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Just wanted to give you guys a better idea of the layout of my house. Both bedrooms have doors on them, as well as the bathroom, the rest of the doorways do not have doors.
 
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Old 07-03-12, 07:55 PM
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I also plan on installing them myself, which will save big time, so buying 3 mini spit systems will only put me in the hole about 2500, plus any other materials i would need. I still see this being cheaper than one multi zone.

Read more: http://www.doityourself.com/forum/ai...#ixzz1zcPfVWoe
If the mini-splits you purchase don't have quick-connect fittings & pre-charged lines, a tech will have to make the connections and do the startup. (includes brazing lines, pulling vacuum, checking charge, etc.)

If you insist on three heads, purchase variable capacity equipment (system varies output to match cooling load instead of turning on and off) to avoid short cycling.

Google spacepak - might be a good alternative (professional install required)
 
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Old 07-03-12, 07:58 PM
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Then I would need one for my basement which is 900 sq ft finished

Read more: http://www.doityourself.com/forum/ai...#ixzz1zcRGLhMO
With good cooling on the main floor, you shouldn't need any cooling in the basement.

Let gravity do the work.
 
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Old 07-04-12, 08:16 AM
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Well I just can't see a 12k btu system being enough for my first floor, I have a 12k and an 8k window unit and it barley takes the edge off of the heat. So I really couldn't see one 12k mini split doing much better.

The mini splits i'm looking at don't need professional installation. On top of that i'm a handy man and could do just about everything, and my wife's dad works for trane air-conditioning so he could help me if i needed.
 
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Old 07-04-12, 08:25 AM
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By the way that spacepak would work perfectly. With the ductwork only being 2" I could run it under the floor of my house, and also add a couple of vents to the basement.
 
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Old 07-04-12, 11:09 AM
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Try installing baffles (cardboard or anything) to keep the outlet air from your window units from immediately being sucked into the inlet. Ideally you could construct a duct that drew air from near the floor to the inlet and then a second duct directing the outlet air towards the ceiling. You might be amazed at the increased performance.
 
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Old 07-04-12, 11:37 AM
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18-24k BTUs for the main floor with nothing in the basement should be more than enough.

The mini-splits for the bedrooms will short cycle like crazy if they aren't variable capacity. (the smallest head I believe you can get is 9000 BTUs - probably over least twice as much as you need for a bedroom)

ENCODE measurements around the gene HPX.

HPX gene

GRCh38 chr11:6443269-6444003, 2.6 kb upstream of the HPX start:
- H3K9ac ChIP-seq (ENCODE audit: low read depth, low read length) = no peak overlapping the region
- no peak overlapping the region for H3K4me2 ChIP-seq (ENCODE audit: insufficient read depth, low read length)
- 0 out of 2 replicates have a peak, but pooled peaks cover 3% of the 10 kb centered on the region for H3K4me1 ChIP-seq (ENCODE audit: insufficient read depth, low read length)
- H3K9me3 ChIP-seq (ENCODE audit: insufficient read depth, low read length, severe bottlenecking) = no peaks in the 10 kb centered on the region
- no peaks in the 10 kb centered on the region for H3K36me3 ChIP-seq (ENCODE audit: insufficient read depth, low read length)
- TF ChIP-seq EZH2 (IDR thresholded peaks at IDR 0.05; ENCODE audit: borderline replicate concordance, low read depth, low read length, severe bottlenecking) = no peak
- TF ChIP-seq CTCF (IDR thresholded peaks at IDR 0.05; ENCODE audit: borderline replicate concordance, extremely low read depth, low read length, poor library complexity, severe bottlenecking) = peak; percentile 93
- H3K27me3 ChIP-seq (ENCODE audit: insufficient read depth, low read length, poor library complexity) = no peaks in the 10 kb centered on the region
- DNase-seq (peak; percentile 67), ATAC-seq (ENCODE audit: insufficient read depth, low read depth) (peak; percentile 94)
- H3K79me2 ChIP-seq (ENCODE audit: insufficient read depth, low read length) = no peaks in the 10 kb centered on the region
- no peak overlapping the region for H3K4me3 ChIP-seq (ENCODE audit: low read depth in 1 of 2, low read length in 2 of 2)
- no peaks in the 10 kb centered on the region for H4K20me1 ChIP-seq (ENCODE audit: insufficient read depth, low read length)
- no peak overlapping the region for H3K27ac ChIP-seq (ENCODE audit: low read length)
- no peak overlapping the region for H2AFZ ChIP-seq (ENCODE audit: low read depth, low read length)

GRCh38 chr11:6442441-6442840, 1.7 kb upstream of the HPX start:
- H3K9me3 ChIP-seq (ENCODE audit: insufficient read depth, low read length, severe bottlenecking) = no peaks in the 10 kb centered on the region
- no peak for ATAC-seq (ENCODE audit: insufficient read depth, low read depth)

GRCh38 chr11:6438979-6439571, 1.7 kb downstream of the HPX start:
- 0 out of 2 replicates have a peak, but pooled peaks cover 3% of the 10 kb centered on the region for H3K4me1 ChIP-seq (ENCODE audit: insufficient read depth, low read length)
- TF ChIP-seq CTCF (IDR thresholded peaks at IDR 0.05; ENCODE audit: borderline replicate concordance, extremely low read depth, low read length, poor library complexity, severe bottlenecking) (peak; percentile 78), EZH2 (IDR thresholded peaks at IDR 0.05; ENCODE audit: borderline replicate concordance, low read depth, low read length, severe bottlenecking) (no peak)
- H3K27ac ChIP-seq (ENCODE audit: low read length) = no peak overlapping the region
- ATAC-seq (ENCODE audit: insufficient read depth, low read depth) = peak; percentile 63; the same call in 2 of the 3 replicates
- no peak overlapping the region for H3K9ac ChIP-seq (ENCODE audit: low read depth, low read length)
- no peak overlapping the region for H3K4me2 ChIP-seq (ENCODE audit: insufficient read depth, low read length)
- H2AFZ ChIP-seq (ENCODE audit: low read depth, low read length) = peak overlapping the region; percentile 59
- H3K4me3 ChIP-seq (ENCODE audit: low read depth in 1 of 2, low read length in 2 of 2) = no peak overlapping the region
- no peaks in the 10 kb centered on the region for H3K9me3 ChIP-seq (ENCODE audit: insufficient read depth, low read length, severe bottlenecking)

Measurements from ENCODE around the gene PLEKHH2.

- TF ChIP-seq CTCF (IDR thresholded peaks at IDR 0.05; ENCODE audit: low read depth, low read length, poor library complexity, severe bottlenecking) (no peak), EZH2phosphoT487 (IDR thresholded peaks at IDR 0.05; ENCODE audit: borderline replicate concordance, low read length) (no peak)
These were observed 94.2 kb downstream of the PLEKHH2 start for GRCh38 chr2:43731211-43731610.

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Old 07-04-12, 11:41 AM
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Well I just can't see a 12k btu system being enough for my first floor, I have a 12k and an 8k window unit and it barley takes the edge off of the heat.


Read more: http://www.doityourself.com/forum/ai...#ixzz1zgFycQP8
As previously stated, window units are notorious for cycling off before the room cools down because they short circuit cooled air back into the return. Mini-splits don't have that problem, since the air outlet/vent isn't above the return.
 
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Old 07-04-12, 12:31 PM
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I'm going to try the cardboard baffle for my units for now. With only one mini split I'm worried that it would be really cool in the area I have it mounted and not cool enough in the bedrooms.
 
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Old 07-04-12, 03:19 PM
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I have a 5,000 BTU unit in my bedroom and it used to short cycle to the point of being almost worthless in keeping the room cool. I inserted a piece of bent sheet metal that directs the outgoing air towards the ceiling and it made all the difference in the world. I want to make a cardboard "duct" that will cause it to take the intake from the floor and the heat register and see how much it will go towards cooling the rest of the house with the furnace fan running.

I have a 10,000 BTU unit I had in a window of another room and I used a piece of 1/2 inch thick foam insulation board the width of the unit and extending out about 14-16 inches to keep the discharge separated from the intake and with both these units running (and the furnace fan) I was able to keep the western half of my house quite comfortable.
 
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Old 07-05-12, 08:34 AM
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I made cardboard ducts for both my units that force the air into a large fan I have set up, I did this early yesterday and by the evening their was still no noticeable difference. The living room hit 80 like it normally does, and the back bedroom was about 76 like normal.

I did the calculation and for my home I would need at least 30k btu to cool it properly, so that is at least 2 split systems.